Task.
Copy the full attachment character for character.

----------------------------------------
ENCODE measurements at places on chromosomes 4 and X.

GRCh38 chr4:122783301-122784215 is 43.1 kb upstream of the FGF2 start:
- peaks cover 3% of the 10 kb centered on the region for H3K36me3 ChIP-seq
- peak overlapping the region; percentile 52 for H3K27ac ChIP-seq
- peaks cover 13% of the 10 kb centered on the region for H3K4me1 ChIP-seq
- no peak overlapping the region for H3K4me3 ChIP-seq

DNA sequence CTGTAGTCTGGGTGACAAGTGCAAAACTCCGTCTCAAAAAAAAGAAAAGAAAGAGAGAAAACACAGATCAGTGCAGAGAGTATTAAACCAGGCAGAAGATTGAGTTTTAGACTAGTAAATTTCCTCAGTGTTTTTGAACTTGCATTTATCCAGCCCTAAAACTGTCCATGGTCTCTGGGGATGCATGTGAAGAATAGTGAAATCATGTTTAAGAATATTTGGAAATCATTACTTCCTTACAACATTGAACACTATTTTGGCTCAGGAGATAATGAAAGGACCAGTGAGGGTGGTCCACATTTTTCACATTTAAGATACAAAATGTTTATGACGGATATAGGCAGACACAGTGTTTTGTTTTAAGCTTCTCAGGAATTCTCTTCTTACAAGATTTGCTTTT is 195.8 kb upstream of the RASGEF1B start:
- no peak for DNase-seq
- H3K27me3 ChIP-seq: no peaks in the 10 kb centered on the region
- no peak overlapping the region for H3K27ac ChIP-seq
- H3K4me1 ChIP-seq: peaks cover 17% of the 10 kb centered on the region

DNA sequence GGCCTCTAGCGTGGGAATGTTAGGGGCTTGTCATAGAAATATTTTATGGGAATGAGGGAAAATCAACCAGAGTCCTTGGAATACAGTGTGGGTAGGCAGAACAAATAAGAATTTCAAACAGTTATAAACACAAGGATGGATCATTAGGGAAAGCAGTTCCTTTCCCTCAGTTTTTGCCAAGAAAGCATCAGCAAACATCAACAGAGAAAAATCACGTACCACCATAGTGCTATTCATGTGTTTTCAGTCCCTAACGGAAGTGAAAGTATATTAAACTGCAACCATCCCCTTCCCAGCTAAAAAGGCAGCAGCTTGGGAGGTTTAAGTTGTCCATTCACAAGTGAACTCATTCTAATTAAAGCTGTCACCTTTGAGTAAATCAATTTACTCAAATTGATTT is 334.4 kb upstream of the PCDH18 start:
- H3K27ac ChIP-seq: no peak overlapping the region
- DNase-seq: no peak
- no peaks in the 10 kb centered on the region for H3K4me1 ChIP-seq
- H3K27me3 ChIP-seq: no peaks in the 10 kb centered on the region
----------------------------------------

ENCODE measurements at places on chromosomes 4 and X.

GRCh38 chr4:122783301-122784215 is 43.1 kb upstream of the FGF2 start:
- peaks cover 3% of the 10 kb centered on the region for H3K36me3 ChIP-seq
- peak overlapping the region; percentile 52 for H3K27ac ChIP-seq
- peaks cover 13% of the 10 kb centered on the region for H3K4me1 ChIP-seq
- no peak overlapping the region for H3K4me3 ChIP-seq

DNA sequence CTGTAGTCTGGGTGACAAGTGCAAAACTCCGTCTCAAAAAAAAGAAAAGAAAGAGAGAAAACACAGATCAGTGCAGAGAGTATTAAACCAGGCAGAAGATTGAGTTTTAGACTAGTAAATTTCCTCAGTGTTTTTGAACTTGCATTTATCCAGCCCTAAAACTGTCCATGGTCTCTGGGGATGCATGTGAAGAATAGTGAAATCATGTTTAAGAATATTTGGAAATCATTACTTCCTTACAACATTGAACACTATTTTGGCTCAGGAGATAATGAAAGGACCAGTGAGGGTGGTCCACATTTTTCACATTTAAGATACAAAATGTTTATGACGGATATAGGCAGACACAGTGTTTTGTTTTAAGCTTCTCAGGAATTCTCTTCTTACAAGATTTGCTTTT is 195.8 kb upstream of the RASGEF1B start:
- no peak for DNase-seq
- H3K27me3 ChIP-seq: no peaks in the 10 kb centered on the region
- no peak overlapping the region for H3K27ac ChIP-seq
- H3K4me1 ChIP-seq: peaks cover 17% of the 10 kb centered on the region

DNA sequence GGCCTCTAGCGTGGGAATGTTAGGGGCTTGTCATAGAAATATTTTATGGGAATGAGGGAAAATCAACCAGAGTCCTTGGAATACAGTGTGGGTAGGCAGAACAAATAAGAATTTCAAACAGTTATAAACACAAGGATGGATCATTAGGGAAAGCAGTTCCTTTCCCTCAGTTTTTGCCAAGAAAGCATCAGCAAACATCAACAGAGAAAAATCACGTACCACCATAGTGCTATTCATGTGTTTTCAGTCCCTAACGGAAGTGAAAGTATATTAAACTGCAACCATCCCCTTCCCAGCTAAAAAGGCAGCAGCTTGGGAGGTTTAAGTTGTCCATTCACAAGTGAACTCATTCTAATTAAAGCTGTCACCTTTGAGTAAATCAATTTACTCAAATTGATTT is 334.4 kb upstream of the PCDH18 start:
- H3K27ac ChIP-seq: no peak overlapping the region
- DNase-seq: no peak
- no peaks in the 10 kb centered on the region for H3K4me1 ChIP-seq
- H3K27me3 ChIP-seq: no peaks in the 10 kb centered on the region